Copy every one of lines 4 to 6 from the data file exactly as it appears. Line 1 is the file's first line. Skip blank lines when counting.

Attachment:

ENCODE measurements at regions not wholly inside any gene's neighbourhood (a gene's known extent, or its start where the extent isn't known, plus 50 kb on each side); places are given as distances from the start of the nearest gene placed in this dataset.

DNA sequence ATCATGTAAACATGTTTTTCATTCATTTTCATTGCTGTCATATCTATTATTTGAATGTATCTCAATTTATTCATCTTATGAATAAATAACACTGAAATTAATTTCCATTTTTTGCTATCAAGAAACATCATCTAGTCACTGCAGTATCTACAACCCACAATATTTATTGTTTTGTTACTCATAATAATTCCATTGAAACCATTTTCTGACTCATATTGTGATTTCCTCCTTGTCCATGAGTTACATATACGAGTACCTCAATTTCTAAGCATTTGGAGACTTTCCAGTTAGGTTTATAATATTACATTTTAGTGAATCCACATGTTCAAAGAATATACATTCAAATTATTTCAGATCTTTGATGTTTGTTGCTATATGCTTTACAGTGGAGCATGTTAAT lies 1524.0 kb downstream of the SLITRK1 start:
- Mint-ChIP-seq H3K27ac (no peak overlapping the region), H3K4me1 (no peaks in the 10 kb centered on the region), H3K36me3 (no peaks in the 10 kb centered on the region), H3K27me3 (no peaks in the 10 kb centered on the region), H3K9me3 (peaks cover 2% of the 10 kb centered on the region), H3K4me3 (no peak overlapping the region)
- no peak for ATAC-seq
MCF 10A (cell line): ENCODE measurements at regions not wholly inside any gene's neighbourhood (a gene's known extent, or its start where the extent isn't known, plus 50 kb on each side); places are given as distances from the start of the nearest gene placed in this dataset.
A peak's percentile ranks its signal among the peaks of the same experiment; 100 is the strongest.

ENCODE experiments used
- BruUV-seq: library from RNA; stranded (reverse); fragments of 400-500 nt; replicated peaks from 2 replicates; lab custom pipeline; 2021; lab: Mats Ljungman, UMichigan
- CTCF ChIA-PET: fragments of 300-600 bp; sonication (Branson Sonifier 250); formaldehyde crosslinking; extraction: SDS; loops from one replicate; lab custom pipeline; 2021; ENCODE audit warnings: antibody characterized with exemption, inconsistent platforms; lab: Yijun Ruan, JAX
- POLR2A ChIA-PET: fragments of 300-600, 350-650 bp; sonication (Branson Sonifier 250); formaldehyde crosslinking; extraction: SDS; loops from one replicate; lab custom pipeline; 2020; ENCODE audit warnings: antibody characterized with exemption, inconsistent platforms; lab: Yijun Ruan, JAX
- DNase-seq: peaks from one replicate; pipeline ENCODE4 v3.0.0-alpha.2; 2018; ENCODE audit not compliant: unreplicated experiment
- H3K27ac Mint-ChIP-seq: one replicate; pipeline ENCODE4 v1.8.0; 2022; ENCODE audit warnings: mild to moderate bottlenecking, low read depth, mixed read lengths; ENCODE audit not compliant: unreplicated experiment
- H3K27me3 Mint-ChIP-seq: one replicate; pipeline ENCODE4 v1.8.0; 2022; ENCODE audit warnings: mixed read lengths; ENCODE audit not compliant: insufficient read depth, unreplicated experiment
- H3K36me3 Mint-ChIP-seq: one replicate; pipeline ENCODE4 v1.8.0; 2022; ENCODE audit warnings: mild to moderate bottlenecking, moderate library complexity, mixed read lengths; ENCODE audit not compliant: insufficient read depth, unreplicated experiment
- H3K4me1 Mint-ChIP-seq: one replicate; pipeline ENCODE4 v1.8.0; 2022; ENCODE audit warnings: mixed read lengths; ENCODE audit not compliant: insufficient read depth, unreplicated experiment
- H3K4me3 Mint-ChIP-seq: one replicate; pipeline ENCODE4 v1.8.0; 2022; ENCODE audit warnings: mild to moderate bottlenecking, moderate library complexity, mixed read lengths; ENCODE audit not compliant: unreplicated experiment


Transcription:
- no peak for ATAC-seq
MCF 10A (cell line): ENCODE measurements at regions not wholly inside any gene's neighbourhood (a gene's known extent, or its start where the extent isn't known, plus 50 kb on each side); places are given as distances from the start of the nearest gene placed in this dataset.
A peak's percentile ranks its signal among the peaks of the same experiment; 100 is the strongest.